Passengers are often arrested for obstruction charges during routine traffic stops that have escalated into DUI investigations. A passenger should never get out of the vehicle during a stop unless directed to by the officer. Many times a passenger is a friend or family member who feels protective of the person being investigated, but getting out of the vehicle can make the situation worse for everyone involved. The police very often charge friends and family members who get out of the car because they feel threatened by the interfering person. It is best for a person to stay in the car and be available to help their friend or family member bond out.
Obstruction of a Law Enforcement Officer in Georgia
Most commonly, a charge of Obstruction of a Law Enforcement Officer stems from a person running when confronted by police. If the officer had a legitimate reason for stopping or questioning you, you cannot flee or otherwise hinder his investigation. Resisting arrest is also a common act leading to an Obstruction charge. Lying or giving false information to a police officer is also considered Obstruction. Pushing or shoving, even when the acts do not result in injury or harm to the officer, can support a felony Obstruction charge.
Misdemeanor Obstruction in Georgia can result in a 12 month maximum sentence. It is also punishable by a $1000 fine, community service, anger management classes, and anything else allowed under the misdemeanor sentencing laws of Georgia.
Felony Obstruction in Georgia can result in a sentence of between 1 and 5 years in prison. It can also be punished with community service and anger management classes. The fines can be in the thousands of dollars. Obstruction is considered a felony when the obstruction constitutes a threat of violence to the officer. Under the obstruction statute, a law enforcement officer is considered a probation officer, parole officer, park ranger, or prison guard in addition to a regular police officer.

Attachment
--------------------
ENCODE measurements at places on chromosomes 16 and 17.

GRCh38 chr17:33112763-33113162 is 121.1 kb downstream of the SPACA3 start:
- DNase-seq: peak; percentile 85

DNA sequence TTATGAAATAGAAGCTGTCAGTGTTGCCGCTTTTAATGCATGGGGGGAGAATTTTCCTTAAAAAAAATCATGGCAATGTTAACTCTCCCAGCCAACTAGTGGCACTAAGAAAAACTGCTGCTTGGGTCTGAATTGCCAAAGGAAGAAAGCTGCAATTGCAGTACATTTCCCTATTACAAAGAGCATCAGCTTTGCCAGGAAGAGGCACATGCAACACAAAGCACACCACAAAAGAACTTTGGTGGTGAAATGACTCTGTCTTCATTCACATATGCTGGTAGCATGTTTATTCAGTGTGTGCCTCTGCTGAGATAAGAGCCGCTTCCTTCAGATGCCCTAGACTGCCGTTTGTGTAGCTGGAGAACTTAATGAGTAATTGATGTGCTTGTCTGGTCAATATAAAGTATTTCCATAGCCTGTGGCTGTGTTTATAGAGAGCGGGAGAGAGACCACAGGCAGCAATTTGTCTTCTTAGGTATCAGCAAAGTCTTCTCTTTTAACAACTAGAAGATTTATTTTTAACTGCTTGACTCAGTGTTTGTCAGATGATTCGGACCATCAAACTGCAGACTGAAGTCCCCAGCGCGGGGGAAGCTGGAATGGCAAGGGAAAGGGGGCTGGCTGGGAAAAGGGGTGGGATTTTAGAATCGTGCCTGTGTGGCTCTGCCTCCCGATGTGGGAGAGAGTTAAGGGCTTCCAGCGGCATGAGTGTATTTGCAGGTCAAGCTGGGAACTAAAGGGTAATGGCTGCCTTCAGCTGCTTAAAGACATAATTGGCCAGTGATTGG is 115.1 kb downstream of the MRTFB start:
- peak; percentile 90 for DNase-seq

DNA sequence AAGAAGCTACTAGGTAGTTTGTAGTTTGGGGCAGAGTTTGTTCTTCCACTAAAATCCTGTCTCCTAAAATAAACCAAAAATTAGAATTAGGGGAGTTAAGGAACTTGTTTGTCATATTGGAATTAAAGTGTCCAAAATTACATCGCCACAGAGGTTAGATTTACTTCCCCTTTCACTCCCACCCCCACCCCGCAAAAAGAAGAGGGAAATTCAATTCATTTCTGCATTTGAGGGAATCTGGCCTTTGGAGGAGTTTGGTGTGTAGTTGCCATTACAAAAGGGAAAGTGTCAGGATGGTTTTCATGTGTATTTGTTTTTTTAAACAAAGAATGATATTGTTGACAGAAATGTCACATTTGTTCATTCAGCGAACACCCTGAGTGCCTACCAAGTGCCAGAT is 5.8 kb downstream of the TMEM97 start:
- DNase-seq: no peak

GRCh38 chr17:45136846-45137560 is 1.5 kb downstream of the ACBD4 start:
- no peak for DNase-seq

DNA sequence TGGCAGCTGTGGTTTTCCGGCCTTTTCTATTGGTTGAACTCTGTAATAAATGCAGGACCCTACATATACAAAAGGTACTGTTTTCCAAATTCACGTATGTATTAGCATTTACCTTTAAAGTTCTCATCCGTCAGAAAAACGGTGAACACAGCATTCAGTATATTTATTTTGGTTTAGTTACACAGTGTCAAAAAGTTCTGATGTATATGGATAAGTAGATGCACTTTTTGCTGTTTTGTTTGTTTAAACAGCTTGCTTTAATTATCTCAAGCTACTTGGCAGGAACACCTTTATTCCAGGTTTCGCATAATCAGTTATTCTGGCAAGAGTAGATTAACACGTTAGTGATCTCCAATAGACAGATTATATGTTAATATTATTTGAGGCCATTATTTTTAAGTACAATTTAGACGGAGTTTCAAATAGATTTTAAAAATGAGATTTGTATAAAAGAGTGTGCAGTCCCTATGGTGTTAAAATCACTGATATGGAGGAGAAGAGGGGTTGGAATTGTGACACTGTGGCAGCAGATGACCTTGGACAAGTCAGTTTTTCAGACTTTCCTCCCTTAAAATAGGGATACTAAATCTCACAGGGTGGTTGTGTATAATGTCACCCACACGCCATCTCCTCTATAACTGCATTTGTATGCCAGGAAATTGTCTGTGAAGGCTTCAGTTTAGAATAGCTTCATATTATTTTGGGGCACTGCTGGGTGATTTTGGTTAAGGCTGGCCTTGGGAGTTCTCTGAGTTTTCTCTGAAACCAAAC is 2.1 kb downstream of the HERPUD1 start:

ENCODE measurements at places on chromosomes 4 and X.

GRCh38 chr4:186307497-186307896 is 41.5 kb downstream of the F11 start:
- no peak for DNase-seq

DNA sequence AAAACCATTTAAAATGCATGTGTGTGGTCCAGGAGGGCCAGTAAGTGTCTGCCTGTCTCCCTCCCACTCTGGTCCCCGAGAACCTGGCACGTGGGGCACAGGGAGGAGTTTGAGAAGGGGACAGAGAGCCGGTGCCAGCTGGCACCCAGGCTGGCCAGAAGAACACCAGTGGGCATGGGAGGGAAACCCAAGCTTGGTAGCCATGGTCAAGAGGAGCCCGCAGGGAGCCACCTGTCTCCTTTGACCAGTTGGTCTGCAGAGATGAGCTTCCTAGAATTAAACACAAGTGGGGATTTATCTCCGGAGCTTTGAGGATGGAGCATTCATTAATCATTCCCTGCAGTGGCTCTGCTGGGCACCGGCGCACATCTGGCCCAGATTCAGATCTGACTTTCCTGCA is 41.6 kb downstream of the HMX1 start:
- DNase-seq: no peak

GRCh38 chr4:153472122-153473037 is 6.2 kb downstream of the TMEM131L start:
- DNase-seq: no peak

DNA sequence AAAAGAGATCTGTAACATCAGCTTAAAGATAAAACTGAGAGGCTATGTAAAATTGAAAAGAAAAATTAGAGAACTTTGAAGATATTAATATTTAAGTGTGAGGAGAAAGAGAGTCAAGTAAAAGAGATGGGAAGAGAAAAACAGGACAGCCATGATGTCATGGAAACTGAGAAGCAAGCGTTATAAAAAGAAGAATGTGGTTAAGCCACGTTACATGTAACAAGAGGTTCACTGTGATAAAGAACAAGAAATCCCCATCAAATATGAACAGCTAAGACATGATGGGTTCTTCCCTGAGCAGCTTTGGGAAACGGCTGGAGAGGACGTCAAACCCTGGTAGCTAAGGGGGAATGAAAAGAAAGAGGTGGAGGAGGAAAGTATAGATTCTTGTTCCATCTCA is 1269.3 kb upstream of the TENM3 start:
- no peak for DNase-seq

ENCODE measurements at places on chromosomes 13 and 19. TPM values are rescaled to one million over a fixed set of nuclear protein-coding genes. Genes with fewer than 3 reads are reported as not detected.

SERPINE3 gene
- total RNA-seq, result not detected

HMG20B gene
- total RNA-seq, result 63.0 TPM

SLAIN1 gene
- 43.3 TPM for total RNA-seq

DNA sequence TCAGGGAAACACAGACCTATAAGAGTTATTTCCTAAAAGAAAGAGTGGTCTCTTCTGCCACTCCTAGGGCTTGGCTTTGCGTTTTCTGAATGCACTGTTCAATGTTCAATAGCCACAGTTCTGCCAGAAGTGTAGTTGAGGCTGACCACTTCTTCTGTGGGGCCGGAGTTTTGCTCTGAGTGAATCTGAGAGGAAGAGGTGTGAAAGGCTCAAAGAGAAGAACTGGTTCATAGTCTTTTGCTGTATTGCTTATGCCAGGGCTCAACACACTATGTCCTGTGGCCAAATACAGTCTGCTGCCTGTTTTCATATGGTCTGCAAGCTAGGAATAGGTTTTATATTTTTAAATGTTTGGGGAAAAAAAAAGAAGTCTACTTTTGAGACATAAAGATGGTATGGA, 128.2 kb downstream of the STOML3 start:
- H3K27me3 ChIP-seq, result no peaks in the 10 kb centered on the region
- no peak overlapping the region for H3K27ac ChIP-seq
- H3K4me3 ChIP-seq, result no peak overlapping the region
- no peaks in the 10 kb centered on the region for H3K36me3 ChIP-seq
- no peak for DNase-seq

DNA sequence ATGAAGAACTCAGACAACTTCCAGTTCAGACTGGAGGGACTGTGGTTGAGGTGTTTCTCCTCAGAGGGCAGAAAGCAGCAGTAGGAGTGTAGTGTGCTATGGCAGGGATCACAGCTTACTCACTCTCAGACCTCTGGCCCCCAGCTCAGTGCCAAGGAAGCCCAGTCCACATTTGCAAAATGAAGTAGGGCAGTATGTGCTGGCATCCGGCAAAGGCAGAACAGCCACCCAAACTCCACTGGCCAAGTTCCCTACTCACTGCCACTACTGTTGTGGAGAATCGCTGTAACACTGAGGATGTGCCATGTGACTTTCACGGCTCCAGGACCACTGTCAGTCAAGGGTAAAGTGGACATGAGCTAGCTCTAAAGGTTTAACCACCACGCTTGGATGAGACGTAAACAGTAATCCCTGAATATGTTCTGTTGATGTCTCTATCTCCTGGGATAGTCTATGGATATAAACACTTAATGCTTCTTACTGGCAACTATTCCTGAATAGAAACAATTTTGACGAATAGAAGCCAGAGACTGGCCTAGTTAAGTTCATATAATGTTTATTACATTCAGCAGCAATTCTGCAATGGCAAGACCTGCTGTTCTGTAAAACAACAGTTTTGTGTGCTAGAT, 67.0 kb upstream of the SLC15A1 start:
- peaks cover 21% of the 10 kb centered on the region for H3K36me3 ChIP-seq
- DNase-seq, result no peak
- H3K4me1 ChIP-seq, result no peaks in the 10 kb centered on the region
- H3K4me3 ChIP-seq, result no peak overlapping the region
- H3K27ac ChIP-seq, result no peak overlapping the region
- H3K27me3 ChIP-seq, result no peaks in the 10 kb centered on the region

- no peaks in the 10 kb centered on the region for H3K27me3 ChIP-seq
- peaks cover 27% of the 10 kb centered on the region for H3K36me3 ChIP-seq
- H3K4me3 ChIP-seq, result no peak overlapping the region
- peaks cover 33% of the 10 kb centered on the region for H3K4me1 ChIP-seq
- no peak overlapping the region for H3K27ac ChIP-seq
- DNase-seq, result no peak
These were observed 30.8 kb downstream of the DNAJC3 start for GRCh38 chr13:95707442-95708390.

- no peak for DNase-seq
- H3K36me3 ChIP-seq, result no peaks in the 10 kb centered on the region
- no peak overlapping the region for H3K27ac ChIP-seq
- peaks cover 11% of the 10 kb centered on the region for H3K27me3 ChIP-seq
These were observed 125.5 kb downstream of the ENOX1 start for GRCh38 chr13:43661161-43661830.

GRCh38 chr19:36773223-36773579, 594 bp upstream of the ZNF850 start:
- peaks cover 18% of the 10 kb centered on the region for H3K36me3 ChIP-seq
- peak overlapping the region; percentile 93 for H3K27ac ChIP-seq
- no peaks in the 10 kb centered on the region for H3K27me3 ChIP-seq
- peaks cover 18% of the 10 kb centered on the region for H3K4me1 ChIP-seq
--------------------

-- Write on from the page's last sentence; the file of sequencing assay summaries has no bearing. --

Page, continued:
Since obstruction can be a charged as a felony with a potential 5 year prison sentence, it is not a charge to be taken lightly. Our Georgia Lawyers can help. Oftentimes, people are just upset about being suspected or arrested for a crime and overact. Our lawyers often get obstruction charges dropped or reduced to a less serious offense such as disorderly conduct or public drunk. Many police officers over-react to anyone who challenges their authority. Later on, when tempers settle down, the case can be worked out to the advantage of all involved.
Call Experienced Attorneys today for immediate help:
If you have been arrested for misdemeanor or felony obstruction of a law enforcement officer, call the Law Office of Richard Lawson today and we will review the circumstances of your arrest and evaluate your case for any potential defenses to get the best possible outcome in your case. We are open 24/7, 365 days a year because your problems need immediate help and attention. Obstruction in Georgia is a serious matter, whether misdemeanor or felony; so act now.